The liver is a unique organ as it receives afferent blood supply from the umbilical vein, portal vein, and hepatic artery in the developing embryo but has only one efferent drainage method, through the hepatic veins. In the postnatal period, about 70% of the afferent blood flow into the liver is from the portal venous system, unique vessels that begin and end in a capillary system. Vascular anomalies of the hepatic artery, hepatic veins, portal vein, and/or umbilical vein can be congenital or acquired secondary to inflammation and/or infection, trauma, systemic disorders, or iatrogenic causes. The vascular anomalies can be incidental findings at imaging, or the infant or child can present with symptoms such as abdominal pain and ascites, be diagnosed with gastrointestinal bleeding, and have abnormal liver function test results. Imaging can demonstrate vascular findings such as shunts, thrombosis, or collaterals; secondary parenchymal findings such as diffuse or focal abnormal enhancement patterns; and parenchymal lesions such as regenerative nodules. This article discusses and illustrates vascular disorders of the liver that may be encountered in the pediatric population. These include (a) normal vascular variants; (b) congenital anomalies (preduodenal portal vein and infradiaphragmatic total anomalous pulmonary venous return); (c) acquired thromboses (extrahepatic portal venous thrombosis); (d) inflammatory vascular conditions, which can result in hepatic artery aneurysms or pseudoaneurysms; (e) hepatic venous outflow disorders (veno-occlusive disease); and shunt lesions. Liver transplantation and associated vascular complications are a large topic and will not be reviewed in this article. Knowledge of the vascular and parenchymal changes seen with these entities can aid imaging diagnosis and guide appropriate management.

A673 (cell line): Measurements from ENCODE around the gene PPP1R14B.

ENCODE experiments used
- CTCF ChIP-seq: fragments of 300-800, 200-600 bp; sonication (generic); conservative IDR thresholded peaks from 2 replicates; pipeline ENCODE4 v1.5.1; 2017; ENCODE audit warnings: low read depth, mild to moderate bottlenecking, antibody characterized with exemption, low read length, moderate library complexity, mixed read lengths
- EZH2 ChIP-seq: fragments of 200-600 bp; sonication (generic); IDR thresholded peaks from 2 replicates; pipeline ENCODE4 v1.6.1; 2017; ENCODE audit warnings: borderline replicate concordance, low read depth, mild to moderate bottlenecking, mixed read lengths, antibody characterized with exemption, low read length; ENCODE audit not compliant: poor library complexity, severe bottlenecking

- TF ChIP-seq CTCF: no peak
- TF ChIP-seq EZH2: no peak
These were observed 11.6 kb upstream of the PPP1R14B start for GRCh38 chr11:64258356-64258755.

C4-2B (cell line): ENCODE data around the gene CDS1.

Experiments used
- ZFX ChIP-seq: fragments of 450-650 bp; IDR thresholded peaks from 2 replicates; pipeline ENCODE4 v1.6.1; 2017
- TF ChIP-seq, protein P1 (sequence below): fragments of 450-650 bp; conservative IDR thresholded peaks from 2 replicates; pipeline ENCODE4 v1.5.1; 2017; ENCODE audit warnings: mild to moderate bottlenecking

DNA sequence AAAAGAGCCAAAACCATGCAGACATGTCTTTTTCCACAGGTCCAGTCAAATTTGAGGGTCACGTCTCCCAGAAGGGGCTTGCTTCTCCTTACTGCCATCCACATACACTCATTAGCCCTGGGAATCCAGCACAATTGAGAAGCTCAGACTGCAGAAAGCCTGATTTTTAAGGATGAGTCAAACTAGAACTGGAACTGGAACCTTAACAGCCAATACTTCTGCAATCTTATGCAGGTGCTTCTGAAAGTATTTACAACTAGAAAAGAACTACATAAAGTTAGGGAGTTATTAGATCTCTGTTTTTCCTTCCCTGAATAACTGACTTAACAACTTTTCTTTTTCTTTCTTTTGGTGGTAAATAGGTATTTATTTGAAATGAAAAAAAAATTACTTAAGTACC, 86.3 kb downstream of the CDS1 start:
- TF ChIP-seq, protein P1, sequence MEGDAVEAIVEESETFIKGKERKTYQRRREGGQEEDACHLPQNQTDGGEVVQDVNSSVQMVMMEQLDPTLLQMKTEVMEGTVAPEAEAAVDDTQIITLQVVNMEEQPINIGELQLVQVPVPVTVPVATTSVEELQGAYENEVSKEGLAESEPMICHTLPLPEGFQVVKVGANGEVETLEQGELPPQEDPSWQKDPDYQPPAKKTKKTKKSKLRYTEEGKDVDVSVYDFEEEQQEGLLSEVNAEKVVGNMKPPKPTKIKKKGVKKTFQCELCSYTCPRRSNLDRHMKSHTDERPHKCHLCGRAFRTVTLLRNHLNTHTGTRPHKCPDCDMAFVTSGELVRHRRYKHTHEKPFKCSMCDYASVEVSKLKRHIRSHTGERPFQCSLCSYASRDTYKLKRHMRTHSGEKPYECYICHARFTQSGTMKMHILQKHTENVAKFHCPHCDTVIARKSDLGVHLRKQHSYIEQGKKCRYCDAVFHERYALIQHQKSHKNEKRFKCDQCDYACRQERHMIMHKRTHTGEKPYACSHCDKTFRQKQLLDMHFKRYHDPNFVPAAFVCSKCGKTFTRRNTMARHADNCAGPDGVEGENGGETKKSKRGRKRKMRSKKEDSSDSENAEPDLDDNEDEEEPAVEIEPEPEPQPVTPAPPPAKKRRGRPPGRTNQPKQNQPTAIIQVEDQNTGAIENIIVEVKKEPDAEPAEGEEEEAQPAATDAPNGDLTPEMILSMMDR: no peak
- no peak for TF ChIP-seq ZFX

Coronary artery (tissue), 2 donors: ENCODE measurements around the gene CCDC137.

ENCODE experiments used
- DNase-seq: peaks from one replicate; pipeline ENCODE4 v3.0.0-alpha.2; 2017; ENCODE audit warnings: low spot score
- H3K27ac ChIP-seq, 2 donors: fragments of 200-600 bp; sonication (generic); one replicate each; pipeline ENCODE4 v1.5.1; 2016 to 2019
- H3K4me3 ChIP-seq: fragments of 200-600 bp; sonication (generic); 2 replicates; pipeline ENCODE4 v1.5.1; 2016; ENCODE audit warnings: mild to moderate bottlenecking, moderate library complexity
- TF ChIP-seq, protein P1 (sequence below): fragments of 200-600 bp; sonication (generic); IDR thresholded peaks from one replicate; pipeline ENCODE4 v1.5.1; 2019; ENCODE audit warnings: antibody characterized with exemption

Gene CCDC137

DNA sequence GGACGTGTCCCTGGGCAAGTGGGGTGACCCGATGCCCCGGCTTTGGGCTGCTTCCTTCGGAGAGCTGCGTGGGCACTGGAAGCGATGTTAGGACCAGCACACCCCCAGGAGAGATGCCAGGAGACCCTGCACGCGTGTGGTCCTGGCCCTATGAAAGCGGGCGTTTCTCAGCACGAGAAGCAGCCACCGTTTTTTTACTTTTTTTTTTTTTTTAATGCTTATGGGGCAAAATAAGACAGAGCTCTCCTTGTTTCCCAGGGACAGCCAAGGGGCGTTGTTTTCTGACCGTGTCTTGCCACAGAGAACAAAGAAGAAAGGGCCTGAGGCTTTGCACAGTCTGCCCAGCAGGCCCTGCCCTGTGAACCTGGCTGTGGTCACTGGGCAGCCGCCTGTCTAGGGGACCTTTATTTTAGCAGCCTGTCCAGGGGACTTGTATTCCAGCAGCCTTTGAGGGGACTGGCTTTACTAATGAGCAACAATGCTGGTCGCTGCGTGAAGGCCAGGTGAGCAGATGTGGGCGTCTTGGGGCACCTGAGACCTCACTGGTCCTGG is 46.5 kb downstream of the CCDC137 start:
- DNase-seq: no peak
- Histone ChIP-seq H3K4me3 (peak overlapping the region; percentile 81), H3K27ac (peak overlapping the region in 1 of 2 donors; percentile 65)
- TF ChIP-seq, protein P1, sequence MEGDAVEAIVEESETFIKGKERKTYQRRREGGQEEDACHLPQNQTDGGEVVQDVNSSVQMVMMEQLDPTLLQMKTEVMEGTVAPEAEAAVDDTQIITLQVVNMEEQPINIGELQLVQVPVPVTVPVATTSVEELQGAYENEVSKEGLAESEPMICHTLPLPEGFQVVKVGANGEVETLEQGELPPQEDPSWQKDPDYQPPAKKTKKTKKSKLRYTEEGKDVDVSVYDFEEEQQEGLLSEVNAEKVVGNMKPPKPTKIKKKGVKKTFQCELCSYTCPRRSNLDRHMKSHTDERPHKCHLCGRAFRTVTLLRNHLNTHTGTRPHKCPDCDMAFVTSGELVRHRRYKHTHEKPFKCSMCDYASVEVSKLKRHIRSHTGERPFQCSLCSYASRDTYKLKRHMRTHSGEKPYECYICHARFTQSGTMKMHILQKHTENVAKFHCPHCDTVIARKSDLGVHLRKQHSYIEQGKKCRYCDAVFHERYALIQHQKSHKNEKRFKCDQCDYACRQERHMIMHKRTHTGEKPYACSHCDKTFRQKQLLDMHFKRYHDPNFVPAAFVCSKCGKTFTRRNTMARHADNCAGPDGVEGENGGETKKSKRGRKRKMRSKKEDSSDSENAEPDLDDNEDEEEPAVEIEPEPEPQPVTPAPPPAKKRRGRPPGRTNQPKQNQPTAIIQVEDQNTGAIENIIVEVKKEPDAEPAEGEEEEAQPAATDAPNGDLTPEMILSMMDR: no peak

|Number of pages||15|
|Journal||Radiographics : a review publication of the Radiological Society of North America, Inc|
|State||Published - May 1 2019|